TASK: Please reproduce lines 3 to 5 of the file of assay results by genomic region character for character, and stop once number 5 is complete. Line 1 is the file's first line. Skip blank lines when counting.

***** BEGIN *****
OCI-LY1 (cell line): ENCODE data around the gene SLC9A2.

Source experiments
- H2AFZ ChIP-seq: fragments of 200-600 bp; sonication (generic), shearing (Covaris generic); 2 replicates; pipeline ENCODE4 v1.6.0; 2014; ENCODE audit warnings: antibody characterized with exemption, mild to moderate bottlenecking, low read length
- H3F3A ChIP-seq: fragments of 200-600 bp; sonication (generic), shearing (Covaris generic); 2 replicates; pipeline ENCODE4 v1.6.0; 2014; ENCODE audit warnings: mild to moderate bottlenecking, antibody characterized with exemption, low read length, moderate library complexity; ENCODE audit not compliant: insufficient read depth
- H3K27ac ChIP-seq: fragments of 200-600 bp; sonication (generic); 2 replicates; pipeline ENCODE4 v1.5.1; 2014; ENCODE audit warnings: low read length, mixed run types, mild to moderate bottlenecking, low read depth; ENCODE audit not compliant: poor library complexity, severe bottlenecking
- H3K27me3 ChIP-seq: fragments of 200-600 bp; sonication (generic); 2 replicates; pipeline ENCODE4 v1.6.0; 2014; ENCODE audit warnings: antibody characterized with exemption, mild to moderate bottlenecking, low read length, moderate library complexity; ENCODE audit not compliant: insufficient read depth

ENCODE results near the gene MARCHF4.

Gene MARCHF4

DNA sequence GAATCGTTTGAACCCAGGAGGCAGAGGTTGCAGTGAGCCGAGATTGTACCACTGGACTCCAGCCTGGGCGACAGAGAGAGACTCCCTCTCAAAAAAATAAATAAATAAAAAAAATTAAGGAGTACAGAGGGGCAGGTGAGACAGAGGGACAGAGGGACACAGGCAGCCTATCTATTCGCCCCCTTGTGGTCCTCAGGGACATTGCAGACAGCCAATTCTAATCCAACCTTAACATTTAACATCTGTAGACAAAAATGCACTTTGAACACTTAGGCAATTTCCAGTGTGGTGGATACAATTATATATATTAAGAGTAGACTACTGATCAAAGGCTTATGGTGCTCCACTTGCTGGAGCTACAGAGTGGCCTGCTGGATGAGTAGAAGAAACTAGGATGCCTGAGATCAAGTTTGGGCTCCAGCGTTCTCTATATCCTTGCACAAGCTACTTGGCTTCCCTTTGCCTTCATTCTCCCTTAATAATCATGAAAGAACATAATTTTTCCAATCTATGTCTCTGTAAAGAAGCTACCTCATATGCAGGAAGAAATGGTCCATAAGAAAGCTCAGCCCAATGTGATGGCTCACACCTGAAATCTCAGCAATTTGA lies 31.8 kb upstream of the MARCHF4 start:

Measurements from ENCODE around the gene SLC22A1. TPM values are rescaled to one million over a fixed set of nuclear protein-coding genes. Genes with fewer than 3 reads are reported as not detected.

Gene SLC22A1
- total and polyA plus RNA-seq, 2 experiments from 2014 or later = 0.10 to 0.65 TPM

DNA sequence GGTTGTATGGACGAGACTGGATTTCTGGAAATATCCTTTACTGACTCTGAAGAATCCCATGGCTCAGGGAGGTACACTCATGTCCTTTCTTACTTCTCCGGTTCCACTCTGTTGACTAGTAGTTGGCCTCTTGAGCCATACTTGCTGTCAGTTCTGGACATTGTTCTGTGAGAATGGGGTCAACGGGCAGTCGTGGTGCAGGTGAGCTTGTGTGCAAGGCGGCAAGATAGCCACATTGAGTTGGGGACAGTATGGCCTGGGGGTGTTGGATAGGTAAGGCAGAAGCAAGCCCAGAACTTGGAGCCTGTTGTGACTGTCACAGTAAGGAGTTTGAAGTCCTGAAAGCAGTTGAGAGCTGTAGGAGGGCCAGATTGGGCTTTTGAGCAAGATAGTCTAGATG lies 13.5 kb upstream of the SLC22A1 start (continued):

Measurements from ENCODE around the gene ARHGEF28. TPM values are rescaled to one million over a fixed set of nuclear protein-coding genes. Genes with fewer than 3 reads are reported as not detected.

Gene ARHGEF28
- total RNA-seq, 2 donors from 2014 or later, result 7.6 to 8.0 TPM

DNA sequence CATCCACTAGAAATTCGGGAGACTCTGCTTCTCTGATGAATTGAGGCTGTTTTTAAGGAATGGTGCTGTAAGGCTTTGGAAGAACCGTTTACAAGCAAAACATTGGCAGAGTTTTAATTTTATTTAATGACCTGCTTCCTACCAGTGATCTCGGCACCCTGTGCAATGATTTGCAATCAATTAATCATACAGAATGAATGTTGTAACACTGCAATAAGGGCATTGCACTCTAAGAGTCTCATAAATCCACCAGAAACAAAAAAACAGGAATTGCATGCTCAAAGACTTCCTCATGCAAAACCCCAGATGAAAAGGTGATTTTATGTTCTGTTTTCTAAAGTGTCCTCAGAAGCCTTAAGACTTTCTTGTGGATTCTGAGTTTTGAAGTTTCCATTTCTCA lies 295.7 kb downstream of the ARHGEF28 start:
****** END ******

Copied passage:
- H2AFZ ChIP-seq: fragments of 200-600 bp; sonication (generic), shearing (Covaris generic); 2 replicates; pipeline ENCODE4 v1.6.0; 2014; ENCODE audit warnings: antibody characterized with exemption, mild to moderate bottlenecking, low read length
- H3F3A ChIP-seq: fragments of 200-600 bp; sonication (generic), shearing (Covaris generic); 2 replicates; pipeline ENCODE4 v1.6.0; 2014; ENCODE audit warnings: mild to moderate bottlenecking, antibody characterized with exemption, low read length, moderate library complexity; ENCODE audit not compliant: insufficient read depth
- H3K27ac ChIP-seq: fragments of 200-600 bp; sonication (generic); 2 replicates; pipeline ENCODE4 v1.5.1; 2014; ENCODE audit warnings: low read length, mixed run types, mild to moderate bottlenecking, low read depth; ENCODE audit not compliant: poor library complexity, severe bottlenecking